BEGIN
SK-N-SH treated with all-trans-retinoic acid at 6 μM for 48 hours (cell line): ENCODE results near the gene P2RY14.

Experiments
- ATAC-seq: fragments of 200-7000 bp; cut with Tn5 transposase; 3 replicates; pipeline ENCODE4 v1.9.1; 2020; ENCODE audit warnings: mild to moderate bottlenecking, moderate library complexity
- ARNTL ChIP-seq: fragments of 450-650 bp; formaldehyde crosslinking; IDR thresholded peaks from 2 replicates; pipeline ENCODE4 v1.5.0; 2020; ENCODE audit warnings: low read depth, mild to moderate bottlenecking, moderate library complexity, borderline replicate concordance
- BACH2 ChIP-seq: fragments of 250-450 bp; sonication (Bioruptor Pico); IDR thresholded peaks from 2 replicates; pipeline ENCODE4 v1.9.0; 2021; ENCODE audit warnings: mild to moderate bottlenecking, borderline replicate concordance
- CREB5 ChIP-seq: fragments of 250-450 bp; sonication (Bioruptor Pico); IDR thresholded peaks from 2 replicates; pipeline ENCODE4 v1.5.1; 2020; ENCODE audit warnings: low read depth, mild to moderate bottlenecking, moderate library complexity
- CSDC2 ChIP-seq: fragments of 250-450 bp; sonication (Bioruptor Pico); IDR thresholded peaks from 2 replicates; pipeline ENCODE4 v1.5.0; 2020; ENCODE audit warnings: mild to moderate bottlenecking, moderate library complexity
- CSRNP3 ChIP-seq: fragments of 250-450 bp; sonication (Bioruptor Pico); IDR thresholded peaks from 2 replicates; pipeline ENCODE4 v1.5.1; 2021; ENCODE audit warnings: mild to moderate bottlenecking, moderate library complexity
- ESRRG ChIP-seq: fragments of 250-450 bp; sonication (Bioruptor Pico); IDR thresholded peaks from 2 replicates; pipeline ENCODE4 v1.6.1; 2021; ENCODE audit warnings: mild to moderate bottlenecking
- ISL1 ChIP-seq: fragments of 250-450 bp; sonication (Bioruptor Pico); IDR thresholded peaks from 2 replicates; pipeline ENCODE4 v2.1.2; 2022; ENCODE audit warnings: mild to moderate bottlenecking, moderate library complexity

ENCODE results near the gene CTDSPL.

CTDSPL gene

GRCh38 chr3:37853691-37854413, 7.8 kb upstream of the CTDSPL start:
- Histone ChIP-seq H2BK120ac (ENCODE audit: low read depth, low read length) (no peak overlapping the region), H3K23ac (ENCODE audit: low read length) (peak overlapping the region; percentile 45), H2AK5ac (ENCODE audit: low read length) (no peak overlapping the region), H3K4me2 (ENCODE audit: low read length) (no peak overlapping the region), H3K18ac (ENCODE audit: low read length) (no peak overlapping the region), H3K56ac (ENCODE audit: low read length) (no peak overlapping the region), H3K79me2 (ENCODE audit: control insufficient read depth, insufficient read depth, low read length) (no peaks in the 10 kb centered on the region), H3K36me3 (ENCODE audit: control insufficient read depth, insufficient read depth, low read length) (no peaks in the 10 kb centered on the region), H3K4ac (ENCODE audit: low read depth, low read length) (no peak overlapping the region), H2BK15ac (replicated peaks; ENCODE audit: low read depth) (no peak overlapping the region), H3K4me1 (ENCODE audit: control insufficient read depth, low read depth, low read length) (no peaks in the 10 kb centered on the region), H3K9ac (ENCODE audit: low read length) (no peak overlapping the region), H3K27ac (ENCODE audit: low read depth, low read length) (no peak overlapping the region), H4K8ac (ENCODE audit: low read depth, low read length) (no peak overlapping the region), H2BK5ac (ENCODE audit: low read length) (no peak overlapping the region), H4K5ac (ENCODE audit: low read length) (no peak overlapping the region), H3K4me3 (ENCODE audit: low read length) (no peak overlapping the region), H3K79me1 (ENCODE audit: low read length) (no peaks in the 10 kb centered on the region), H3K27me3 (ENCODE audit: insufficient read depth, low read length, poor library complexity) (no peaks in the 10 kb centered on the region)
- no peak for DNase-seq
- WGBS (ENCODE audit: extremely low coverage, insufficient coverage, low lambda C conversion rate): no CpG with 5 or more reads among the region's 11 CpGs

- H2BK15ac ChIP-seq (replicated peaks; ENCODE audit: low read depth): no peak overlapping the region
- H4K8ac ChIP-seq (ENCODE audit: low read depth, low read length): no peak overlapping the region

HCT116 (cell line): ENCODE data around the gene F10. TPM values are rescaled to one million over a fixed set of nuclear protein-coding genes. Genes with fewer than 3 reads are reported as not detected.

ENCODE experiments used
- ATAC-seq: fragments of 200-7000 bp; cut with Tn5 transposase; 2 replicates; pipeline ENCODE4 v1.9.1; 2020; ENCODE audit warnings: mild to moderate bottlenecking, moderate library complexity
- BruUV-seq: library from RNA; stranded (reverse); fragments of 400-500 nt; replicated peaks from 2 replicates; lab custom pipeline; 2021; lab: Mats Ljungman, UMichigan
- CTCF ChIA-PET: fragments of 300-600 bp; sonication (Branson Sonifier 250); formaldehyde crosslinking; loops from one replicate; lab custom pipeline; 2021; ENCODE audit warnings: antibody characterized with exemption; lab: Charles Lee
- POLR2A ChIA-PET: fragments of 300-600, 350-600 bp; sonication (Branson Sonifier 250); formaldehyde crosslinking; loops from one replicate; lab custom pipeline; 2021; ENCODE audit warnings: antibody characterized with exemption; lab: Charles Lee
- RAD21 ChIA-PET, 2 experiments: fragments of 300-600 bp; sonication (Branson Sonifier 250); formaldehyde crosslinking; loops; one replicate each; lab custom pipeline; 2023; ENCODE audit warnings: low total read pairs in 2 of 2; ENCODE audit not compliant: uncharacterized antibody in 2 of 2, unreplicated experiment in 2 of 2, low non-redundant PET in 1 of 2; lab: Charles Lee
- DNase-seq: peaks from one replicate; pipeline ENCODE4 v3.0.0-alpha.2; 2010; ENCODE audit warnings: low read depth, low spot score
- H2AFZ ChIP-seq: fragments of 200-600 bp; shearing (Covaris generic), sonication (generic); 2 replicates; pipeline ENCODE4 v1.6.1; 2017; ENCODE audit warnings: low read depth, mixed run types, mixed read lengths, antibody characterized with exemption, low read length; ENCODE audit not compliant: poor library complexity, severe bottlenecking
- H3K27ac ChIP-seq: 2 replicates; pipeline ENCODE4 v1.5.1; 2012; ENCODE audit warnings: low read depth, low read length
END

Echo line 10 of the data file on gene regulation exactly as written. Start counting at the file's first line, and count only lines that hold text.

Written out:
- ISL1 ChIP-seq: fragments of 250-450 bp; sonication (Bioruptor Pico); IDR thresholded peaks from 2 replicates; pipeline ENCODE4 v2.1.2; 2022; ENCODE audit warnings: mild to moderate bottlenecking, moderate library complexity